We Are Undone

Two Gallants

ATO Records, 2015


REVIEW BY: Benjamin Ray


Like David Bowie’s Low or Led Zeppelin III, Two Gallants’ fifth album has two distinct halves, each revealing different sides of the artist. We Are Undone ratchets up the volume and garage blues-rock side of the drum/guitar duo, offering heady, visceral tracks that sizzle with fuzz and grit, but then flips on the second half of the album with more experimental approaches to the sound.

The juxtaposition is organic, offering a fully realized sound that this band hadn’t quite yet achieved. But as is usually the case with these things, the tracks that stray don’t fare as well. Ironically, slower, folk-oriented songs are how Two Gallants made their name, but it’s evident by the overlong ballad “There’s So Much I Don’t Know” and the forgettable “Heartbreakdown” and “Katy Kruelly” that these two have left that approach mostly behind, even if it still colors the songwriting on the rock tracks.my_heart_sings_the_harmony_web_ad_alt_250

Those rock songs, though, are a blast of pure cocky timeless garage rock of the type that every rock band starts with dating back to 1963. “Incidental” offers on the surface a rather upbeat, clearheaded take on the losing end of a breakup, the fat strut of “Fools Like Us” mixes a swift blues-rock approach with a Beatles chorus and the title cut is all Black Keys-inspired overdrive blues murk. A sluggish two-step and pounding piano mark the hazy “Invitation To The Funeral,” a song latter-day Oasis would be proud of, while the smoky “Some Trouble” shows Two Gallants aiming for an echelon occupied by Joe Bonamassa and Gary Clark Jr. in modern-day blues rock.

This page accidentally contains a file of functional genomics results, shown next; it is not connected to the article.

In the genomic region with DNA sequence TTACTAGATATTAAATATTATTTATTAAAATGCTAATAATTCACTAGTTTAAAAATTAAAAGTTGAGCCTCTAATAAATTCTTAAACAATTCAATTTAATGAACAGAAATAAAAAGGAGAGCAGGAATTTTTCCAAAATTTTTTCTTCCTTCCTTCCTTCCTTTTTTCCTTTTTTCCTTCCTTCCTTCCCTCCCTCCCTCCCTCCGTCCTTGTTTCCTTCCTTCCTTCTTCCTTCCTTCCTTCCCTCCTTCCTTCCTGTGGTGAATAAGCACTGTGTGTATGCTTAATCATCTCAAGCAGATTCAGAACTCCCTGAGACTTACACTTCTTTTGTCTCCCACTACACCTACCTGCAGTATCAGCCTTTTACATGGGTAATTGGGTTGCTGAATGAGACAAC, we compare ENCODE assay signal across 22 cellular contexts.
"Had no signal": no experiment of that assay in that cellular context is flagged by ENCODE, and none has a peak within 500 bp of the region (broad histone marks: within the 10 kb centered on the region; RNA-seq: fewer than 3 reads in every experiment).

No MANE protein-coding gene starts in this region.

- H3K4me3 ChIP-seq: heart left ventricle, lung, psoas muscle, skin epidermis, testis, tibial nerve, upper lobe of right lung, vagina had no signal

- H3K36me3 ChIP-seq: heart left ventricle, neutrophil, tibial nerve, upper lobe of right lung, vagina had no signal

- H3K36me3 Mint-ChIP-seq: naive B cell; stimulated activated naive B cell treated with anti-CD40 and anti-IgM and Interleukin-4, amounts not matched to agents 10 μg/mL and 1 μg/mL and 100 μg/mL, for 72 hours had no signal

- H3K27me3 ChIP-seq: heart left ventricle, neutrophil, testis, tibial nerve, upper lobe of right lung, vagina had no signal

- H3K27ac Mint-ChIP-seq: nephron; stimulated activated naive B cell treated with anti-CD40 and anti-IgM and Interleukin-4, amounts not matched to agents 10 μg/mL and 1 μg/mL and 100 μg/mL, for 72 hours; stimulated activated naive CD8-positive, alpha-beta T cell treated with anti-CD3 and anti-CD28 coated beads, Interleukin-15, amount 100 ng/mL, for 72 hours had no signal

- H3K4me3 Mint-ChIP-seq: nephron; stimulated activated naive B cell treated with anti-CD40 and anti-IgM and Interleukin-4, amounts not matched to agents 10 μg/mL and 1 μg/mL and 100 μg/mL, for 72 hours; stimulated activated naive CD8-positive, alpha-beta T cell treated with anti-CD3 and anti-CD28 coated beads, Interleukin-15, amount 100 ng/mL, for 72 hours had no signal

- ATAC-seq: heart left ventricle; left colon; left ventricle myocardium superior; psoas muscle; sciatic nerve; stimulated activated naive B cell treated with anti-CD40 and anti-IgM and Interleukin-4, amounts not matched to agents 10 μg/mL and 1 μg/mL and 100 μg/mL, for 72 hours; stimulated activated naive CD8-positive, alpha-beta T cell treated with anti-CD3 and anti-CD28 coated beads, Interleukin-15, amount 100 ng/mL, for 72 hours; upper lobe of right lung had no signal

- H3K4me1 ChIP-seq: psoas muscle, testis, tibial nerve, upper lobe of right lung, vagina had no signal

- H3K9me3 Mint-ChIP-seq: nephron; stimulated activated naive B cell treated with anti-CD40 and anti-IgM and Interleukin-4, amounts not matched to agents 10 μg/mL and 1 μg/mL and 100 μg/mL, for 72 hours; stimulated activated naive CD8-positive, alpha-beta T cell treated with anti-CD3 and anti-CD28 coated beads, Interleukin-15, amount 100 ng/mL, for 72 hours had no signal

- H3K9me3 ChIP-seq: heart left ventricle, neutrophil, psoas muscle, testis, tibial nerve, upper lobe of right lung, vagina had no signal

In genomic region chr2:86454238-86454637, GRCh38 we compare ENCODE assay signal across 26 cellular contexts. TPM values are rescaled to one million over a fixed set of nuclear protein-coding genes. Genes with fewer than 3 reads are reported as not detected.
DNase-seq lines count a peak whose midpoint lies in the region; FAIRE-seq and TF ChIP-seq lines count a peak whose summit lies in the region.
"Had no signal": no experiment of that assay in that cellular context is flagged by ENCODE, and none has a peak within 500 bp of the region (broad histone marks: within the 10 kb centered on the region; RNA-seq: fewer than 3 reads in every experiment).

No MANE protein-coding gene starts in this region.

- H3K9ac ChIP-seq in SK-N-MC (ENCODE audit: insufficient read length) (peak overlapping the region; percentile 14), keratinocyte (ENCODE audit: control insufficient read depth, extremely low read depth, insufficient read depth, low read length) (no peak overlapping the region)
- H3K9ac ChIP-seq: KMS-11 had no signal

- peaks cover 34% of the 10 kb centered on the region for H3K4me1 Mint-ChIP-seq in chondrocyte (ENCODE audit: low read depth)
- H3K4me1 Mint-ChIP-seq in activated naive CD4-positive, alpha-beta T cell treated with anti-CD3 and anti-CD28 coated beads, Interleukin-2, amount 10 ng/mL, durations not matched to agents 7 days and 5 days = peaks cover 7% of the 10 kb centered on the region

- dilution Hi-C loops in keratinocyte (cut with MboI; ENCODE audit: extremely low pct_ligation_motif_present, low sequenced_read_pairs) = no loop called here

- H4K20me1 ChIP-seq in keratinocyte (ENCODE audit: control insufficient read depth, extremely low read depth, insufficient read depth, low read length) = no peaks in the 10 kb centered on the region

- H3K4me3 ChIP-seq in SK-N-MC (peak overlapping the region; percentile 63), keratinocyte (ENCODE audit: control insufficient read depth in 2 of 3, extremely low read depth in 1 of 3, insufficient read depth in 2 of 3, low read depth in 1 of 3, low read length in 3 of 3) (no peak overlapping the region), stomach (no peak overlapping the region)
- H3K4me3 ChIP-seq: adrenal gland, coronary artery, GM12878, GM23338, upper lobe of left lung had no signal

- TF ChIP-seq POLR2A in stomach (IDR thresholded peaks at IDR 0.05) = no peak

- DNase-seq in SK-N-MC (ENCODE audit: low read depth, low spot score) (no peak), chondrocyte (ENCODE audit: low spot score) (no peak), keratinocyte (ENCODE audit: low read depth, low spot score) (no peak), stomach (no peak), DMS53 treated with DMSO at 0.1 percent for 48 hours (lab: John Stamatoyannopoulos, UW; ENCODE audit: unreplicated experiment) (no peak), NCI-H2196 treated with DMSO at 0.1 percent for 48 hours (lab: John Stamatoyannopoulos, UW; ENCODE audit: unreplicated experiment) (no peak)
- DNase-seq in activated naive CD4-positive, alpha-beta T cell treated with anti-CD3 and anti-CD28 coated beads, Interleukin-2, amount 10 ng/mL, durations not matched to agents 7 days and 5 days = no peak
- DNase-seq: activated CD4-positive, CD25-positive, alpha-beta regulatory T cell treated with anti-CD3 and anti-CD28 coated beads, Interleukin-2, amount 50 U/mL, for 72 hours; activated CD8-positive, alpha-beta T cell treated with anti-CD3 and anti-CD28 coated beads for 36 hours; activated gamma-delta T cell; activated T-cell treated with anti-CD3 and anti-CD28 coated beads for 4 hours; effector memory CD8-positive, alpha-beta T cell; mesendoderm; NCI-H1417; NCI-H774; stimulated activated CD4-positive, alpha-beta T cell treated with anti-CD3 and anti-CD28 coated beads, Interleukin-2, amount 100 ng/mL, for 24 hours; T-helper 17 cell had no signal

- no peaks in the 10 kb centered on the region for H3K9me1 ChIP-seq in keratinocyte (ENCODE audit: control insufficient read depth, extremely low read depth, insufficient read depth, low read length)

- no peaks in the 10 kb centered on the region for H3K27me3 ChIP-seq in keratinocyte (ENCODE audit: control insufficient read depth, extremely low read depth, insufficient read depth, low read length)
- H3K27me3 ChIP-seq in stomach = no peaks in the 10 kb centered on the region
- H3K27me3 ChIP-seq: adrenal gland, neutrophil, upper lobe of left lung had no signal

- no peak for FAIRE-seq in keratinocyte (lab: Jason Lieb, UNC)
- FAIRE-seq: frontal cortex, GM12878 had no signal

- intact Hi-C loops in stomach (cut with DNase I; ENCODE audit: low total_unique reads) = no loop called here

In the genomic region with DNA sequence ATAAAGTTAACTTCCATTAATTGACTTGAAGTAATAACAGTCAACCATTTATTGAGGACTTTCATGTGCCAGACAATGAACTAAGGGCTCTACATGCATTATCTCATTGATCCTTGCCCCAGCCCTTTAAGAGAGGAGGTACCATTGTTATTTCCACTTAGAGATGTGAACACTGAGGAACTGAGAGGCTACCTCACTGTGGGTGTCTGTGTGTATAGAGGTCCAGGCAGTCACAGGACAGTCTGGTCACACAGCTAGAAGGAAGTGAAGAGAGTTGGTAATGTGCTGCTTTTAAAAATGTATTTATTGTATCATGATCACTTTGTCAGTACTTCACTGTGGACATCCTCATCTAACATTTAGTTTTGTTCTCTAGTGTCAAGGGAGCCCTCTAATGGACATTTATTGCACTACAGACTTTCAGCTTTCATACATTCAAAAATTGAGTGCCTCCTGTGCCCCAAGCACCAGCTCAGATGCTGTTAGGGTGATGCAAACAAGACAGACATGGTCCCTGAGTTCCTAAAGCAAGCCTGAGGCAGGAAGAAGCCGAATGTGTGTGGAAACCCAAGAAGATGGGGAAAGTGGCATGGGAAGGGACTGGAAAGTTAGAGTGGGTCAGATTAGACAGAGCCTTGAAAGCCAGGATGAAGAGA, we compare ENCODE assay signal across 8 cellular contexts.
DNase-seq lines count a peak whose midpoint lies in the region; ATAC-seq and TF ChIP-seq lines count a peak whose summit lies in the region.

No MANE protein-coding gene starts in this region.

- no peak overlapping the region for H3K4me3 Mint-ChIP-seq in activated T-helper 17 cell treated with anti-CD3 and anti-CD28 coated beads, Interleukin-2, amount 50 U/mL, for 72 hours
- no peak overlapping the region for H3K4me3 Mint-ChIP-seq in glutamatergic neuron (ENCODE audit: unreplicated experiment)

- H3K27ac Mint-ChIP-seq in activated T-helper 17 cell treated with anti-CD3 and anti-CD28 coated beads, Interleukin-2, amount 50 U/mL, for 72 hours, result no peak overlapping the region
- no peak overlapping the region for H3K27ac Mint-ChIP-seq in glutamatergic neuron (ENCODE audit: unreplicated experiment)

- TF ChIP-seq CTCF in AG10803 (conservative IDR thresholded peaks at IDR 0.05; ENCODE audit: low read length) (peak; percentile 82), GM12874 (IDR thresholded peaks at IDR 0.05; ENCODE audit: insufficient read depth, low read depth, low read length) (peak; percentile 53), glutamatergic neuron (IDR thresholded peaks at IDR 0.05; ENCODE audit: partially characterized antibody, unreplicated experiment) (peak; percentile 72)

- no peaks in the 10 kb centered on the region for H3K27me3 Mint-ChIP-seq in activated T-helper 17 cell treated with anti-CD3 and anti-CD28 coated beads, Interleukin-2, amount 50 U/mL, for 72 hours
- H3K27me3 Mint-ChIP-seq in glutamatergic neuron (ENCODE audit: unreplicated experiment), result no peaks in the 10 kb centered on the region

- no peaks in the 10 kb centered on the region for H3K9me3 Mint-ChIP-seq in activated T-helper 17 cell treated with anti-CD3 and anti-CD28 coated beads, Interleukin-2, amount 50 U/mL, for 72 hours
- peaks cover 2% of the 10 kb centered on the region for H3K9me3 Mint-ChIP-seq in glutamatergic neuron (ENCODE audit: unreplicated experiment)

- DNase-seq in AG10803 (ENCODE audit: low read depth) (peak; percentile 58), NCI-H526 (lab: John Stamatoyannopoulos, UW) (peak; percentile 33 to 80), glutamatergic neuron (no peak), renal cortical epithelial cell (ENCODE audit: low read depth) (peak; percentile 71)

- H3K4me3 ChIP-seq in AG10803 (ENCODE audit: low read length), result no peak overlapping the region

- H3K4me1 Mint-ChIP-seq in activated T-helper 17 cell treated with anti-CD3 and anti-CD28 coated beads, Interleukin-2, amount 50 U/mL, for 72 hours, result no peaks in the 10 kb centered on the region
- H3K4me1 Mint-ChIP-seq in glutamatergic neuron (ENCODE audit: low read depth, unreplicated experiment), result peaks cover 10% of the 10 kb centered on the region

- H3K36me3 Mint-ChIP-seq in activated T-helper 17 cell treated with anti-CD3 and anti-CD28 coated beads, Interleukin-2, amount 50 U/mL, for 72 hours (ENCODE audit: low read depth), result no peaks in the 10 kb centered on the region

This first half only underscores the dreary second half, which starts with the overly long, tedious “My Man Go” and doesn’t get much better. Long unnecessary introductions clog up some songs, while others make little impression save for “Murder The Season/The Age Nocturne,” which rediscovers the grit of the first side about halfway through the song, albeit with a psychedelic alt-rock twist that could make for an interesting songwriting avenue on the next album. It worked for the Keys’ Turn Blue, anyway.

There isn’t a lot of emotional salvation in the lyrics, which prefer wrung-out emotions to hope and solutions, but that fits the music perfectly. Fans of Two Gallants will no doubt be drawn to the second side for its continuation of past themes, but they – and hopefully newcomers – will see the first side as the next step in the evolution of a duo that changes and adapts on each album. A fine album, if not a great one.

Rating: B-

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